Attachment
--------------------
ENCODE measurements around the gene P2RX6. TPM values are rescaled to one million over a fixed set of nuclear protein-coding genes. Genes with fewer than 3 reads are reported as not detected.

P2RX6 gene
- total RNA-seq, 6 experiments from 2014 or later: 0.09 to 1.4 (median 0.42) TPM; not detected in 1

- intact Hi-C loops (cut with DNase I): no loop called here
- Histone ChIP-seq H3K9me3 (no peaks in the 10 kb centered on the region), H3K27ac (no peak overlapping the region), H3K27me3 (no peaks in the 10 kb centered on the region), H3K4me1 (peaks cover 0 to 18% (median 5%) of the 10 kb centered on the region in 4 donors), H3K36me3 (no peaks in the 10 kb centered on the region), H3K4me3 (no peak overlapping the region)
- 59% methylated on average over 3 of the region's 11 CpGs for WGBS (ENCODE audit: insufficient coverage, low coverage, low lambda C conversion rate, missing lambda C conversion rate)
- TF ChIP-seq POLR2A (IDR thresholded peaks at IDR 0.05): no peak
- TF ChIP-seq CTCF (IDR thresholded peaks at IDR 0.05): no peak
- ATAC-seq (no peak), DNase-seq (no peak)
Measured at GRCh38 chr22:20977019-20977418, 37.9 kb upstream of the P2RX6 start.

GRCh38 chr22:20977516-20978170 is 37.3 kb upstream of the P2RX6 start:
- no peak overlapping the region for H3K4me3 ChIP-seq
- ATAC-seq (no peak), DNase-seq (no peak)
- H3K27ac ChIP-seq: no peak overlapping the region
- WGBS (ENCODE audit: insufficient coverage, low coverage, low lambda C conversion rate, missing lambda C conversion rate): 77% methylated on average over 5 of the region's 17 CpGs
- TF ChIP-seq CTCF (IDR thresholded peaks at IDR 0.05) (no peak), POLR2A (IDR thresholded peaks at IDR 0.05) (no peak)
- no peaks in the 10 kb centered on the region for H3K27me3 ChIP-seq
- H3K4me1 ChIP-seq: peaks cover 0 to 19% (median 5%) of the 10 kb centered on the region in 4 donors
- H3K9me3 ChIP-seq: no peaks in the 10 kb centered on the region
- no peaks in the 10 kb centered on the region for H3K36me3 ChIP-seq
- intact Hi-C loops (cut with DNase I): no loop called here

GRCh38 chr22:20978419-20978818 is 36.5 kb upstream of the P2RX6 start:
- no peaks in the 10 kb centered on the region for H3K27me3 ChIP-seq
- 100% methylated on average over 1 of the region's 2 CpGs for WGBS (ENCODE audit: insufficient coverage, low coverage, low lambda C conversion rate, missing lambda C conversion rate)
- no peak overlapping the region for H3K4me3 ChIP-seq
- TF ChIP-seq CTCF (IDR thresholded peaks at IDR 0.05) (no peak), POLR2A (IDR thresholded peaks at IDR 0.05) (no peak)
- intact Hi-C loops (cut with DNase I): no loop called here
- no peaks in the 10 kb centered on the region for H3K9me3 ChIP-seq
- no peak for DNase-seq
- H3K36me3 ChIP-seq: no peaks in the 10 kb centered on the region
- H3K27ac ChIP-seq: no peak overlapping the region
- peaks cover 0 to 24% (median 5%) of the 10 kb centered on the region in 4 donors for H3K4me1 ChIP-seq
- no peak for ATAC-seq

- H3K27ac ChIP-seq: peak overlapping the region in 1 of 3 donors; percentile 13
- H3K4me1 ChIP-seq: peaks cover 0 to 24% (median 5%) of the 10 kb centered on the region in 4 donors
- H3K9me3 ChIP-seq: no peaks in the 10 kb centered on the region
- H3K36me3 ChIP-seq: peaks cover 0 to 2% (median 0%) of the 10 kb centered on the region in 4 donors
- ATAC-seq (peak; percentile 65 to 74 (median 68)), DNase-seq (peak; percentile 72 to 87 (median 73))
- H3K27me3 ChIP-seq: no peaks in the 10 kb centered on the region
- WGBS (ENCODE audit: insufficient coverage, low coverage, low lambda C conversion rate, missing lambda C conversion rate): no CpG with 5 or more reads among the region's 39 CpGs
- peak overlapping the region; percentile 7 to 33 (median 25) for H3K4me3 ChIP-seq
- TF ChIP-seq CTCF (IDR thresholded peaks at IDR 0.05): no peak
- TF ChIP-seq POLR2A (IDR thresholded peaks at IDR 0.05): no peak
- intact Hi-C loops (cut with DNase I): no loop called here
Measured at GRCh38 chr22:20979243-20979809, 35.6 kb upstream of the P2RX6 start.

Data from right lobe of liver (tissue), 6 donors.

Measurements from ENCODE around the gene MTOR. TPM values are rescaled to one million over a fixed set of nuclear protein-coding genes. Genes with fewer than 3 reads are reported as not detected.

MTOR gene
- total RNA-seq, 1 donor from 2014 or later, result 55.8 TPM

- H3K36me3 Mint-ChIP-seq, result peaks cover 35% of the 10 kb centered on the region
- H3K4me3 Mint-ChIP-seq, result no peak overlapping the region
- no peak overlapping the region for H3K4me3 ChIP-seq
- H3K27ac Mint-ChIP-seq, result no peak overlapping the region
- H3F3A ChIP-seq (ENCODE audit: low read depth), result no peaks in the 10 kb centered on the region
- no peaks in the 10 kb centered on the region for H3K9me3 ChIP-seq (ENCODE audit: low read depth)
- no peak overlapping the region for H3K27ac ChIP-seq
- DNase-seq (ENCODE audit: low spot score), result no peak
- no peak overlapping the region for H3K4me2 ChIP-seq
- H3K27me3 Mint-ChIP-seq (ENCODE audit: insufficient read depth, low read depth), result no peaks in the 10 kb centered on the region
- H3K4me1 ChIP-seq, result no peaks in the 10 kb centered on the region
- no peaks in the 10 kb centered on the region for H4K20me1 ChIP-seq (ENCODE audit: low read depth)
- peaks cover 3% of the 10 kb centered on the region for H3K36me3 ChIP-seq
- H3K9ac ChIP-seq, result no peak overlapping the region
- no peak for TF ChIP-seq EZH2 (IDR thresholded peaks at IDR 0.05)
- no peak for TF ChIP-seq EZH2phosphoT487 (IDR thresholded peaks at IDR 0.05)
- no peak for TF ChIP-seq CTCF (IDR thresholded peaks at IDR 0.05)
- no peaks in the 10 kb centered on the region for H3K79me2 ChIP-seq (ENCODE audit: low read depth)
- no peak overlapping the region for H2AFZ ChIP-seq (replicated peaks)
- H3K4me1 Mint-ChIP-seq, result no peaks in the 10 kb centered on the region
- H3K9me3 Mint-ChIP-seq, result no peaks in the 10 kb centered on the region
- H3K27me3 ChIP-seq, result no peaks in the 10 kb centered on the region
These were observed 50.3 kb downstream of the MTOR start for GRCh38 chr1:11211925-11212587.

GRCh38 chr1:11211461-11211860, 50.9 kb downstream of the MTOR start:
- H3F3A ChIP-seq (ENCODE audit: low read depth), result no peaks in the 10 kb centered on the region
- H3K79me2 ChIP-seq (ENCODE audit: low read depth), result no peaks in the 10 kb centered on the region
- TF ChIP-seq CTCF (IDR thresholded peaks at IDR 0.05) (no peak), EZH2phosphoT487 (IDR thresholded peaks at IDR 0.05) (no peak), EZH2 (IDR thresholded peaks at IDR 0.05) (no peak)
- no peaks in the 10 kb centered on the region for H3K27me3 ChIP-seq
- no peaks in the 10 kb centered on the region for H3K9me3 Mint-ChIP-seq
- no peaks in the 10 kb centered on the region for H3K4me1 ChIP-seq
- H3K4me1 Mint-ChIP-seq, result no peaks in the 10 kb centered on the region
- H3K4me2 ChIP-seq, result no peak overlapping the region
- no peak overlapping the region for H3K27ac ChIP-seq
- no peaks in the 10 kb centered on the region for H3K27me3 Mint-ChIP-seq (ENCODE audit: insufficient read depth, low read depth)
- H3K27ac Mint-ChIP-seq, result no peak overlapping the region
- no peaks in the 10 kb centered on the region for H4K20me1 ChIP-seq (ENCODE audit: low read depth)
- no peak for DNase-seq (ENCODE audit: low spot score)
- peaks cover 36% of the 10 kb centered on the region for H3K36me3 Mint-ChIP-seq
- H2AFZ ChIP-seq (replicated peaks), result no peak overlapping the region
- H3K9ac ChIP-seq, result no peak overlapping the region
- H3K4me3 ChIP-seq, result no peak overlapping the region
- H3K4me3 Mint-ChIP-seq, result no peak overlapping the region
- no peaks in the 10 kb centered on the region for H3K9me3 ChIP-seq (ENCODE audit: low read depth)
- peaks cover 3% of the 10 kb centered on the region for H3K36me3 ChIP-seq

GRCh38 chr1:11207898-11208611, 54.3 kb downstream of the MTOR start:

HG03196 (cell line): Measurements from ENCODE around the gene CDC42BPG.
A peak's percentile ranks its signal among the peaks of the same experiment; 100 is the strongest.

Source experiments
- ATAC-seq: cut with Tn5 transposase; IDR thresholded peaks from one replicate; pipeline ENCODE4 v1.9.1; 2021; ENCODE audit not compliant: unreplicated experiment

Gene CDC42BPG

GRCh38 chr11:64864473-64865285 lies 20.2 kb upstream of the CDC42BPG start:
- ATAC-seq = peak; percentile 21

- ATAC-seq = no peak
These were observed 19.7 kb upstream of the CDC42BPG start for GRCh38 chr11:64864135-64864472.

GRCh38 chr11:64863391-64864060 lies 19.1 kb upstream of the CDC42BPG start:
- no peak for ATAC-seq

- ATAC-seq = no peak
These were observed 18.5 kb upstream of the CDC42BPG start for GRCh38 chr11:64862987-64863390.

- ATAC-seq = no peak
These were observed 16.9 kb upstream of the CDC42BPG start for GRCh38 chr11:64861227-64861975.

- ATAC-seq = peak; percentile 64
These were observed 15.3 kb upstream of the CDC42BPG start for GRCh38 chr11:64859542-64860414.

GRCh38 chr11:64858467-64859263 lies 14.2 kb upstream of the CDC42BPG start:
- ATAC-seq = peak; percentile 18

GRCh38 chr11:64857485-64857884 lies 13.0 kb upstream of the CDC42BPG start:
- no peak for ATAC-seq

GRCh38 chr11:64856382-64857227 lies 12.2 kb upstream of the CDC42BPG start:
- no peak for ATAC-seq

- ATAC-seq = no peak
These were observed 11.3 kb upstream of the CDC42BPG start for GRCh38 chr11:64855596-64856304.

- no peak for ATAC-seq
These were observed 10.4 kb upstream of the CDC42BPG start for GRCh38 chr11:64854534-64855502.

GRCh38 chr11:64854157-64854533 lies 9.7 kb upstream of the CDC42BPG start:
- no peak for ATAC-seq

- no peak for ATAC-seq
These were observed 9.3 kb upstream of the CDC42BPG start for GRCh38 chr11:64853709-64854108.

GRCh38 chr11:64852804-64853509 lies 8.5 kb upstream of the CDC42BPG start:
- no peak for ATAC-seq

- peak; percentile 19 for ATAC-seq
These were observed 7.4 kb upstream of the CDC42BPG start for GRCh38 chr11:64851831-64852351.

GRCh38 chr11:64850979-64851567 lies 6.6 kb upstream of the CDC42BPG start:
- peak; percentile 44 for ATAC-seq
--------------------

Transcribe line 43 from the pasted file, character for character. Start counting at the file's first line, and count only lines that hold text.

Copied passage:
- TF ChIP-seq POLR2A (IDR thresholded peaks at IDR 0.05): no peak